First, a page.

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The weblog of Abhilash Ravishankar, India.

Here I blog about my personal experiences [posting rarely]

At my tumblelog Intoxicated by possibility I blog about my opinions/likes/dislikes [posting heavily]

Living in a place where the law is blind

I read this in CNN today:

In March 2006, the woman, then 18 and engaged to be married, and an unrelated man were abducted from a mall in Qatif, Saudi Arabia and raped by a group of seven men.

In October, the men were convicted and sentenced to between two and nine years in prison for the assault. She was convicted of violating the kingdom's strict Islamic law by not having a male guardian with her at the mall.

"From the outset, my wife was dealt with as a guilty person who committed a crime," said her 24-year-old husband. "She was not given any chance to prove her innocence or describe how she was a victim of multiple brutal rapes."

The woman has been sentenced to 200 lashes and six months in prison. And this is her status now: 

She suffers from anemia, a blood disorder , and asthma, he said. She will have surgery next month to remove her gallbladder.

And if that wasn't enough, the judge when giving out his sentence says:

You were involved in a suspicious relationship and you deserve 200 lashes for that'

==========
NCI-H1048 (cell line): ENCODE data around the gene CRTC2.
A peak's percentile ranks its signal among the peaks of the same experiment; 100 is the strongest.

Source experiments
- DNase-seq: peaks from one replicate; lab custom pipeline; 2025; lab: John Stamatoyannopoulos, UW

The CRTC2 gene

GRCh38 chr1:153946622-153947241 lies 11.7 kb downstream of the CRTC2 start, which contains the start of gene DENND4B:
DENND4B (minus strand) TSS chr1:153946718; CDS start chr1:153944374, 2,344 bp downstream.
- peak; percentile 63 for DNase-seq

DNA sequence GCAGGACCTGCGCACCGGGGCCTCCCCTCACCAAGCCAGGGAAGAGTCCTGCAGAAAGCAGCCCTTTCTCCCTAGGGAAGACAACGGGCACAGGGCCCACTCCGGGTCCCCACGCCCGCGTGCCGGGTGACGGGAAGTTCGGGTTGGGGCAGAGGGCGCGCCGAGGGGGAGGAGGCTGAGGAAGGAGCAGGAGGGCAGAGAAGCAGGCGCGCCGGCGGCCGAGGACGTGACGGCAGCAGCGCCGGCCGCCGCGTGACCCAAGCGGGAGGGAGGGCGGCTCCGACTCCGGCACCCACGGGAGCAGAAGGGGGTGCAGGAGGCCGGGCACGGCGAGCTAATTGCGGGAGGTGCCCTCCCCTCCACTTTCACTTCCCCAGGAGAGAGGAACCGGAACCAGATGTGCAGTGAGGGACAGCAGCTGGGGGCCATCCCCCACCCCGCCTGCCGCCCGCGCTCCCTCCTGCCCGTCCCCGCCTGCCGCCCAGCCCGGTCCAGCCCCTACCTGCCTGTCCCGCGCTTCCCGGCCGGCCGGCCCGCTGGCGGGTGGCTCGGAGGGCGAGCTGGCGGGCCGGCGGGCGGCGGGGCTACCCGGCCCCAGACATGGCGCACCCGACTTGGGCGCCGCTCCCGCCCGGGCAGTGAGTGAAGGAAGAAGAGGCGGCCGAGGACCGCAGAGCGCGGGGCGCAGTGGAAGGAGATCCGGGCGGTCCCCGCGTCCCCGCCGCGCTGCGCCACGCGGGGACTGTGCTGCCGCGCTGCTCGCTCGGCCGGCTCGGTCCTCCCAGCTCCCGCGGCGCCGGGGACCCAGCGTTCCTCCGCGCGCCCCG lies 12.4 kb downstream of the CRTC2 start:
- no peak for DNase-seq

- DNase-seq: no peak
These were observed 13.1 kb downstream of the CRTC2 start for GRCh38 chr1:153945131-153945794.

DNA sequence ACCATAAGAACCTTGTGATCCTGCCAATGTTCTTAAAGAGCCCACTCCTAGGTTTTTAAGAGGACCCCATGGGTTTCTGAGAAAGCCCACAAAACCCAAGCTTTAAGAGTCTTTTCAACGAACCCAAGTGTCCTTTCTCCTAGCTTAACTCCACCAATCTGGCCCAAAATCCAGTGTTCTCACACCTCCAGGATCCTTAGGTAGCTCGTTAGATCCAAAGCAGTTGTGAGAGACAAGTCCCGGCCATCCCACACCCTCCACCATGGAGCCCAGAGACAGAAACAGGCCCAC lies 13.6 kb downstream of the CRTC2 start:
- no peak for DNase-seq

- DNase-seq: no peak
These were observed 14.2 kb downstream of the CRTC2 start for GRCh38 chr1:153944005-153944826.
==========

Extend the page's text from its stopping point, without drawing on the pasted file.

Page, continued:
And to top it all:

The woman was originally sentenced in October 2006 to 90 lashes, but when she appealed that sentence, the court more than doubled it.

Is this remotely fair? Being in Saudi, I do know that women are generally well respected in the society. But this isn't respect. I have always maintained that rape is the worst form of brutality - worse than homicide.

Somehow, this leaves me with a very uneasy feeling.


  1. Anonymous said...
    So, where is the outrage, the protest in the street, the crowd of people protesting this injustice? Where is the opportunity for the people to appeal this sentence? Must the victim calmly accept the judgment (and who will be the next to be punished for such a minor infraction as not having a male blood relative present when conducting personal and private business)??
    Anonymous said...
    Respecting all of your sentiments... I'm thinking the Saudis are probably saying what right do these people have to tell us anything.. after all we did not interfere when the U.S. justice system let criminal like OJ Simson go free when he killed his wife!!

    Atleast the criminals who raped her were punished.

    I think she should have been pardon considering the situation. however, the system does not care about sentiments and just looks at, if the law was broken than should be punished.

    There have been people who were innocent but were given even death sentence in the court of law in the U.S.

    So why not fix problems at home first before crying out injustice elsewhere.

    The system is not fare or 100% perfect anywhere in the world.

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